Trickster Treat Harris Analysis

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Joel Chandler Harris’ “Trickster Treats” One thing Brer Rabbit and Bugs Bunny have in common is that they are both tricksters. Characters who use their cleverness, arrogance, superiority, and vanity to outsmart their enemies are called the Tricksters. Joel Chandler Harris, a famous American short-story writer and humorist, born in Eatonton, Georgia (1848-1908) interpreted animals in his stories as tricksters. Harris turned out to be a newspaper apprentice and gained his firsthand knowledge of Negro slaves and their stories (Harris 22). As an adult, Harris’ stories of Uncle Remus brought him to fame. Harris presented Old Uncle Remus, a lovable shrewd former slave, and narrator of his Brer Rabbit tales. Harris’ stories and sketches were so great …show more content…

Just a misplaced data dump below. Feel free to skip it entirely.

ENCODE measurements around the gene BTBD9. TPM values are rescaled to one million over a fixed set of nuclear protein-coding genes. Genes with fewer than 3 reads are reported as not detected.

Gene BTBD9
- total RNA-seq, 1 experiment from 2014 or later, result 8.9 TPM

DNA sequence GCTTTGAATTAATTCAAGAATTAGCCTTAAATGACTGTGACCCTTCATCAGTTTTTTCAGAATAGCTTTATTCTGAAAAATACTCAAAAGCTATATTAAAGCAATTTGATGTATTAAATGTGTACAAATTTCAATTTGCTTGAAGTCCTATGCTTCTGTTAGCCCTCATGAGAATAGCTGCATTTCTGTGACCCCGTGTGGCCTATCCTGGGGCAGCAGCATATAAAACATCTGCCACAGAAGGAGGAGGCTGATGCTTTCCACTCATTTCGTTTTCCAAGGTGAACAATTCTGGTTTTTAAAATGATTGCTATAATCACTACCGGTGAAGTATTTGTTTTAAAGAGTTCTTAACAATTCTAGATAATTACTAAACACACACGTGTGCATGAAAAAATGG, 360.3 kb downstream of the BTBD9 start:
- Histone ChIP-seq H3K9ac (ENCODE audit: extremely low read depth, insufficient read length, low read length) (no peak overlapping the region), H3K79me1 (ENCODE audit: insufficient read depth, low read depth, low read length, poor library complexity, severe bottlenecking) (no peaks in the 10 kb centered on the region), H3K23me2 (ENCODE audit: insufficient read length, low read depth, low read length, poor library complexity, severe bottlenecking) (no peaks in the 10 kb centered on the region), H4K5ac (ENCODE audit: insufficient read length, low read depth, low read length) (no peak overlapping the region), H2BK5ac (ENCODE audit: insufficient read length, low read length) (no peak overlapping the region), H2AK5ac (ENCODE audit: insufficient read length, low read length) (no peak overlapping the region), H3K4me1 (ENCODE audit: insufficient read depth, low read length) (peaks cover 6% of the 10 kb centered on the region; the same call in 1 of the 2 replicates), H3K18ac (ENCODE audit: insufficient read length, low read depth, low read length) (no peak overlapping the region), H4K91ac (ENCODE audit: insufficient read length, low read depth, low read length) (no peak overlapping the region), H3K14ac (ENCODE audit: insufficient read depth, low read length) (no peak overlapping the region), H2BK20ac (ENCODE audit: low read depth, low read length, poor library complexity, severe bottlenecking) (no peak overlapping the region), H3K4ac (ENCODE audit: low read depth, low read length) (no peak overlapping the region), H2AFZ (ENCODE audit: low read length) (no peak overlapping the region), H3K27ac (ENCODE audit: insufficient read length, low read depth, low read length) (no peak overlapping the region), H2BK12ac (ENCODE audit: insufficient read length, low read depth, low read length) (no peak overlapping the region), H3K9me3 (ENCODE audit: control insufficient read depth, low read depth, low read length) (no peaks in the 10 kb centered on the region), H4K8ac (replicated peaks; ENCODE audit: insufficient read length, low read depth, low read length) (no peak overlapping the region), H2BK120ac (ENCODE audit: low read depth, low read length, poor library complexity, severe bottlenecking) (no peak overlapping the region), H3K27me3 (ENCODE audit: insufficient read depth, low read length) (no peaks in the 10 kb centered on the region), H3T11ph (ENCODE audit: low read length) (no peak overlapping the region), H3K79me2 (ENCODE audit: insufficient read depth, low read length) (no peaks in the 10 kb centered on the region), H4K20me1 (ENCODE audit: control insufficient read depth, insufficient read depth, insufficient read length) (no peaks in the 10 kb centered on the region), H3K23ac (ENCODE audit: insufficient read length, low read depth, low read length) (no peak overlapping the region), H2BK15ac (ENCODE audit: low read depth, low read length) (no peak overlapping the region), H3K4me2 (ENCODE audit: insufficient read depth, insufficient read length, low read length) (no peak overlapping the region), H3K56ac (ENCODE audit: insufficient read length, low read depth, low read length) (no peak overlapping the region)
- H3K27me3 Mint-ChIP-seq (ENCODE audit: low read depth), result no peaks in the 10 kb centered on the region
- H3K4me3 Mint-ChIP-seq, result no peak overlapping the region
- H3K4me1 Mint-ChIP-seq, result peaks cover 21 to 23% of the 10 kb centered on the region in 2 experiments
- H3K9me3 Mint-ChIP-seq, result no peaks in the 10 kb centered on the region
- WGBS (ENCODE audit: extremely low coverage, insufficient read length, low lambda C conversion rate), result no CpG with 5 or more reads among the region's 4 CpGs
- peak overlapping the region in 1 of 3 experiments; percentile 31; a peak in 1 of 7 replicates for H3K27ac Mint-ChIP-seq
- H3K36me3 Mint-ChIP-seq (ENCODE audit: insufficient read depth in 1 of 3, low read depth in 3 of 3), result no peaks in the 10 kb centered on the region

The trickster tales are the outgrowth of stories brought to the Americans by slaves, mostly from West Africa in the early 20th century by Joel Chandler Harris. In stories and cartoons of Bugs Bunny and Brer Rabbit they play the tricksters; in a way, they show a mixture of their finesse and bumbling stupidity. Out of these two rabbit tricksters, Bugs Bunny has delighted cartoon viewers since he was created in 1940, but none connected him with traditional or literary folklore (Baker 149). The same can be said of Bugs and Brer Rabbit, both have recognizable rabbit shapes and features. However, both are more human in several ways. For example, Brer Rabbit eats meat and honey, Bugs is a man about town who eats carrots. Despite their human characteristics, Bugs and Brer Rabbit in the form are ideal traditional figures in the art of trickery. By putting their heads together, they produce entertaining stories and shows that transmit basic truths about human life. The similarities in the stories were drawn from African-American and Native-American folktales. For instance, Brer Rabbit’s roots lie in West African folktale traditions; he uses Brer Fox and Brer Bear’s conceit to save himself from getting eaten. Bugs Bunny’s roots lie in Native American folktale traditions, and he uses his cleverness to outwit Elmer Fudd, Wile E. Coyote, Yosemite Sam, and Daffy Duck. This emphasis on both the animal and human sides of the trickster rabbit helps to heighten the irony inherent in the traditional overt sexuality of the trickster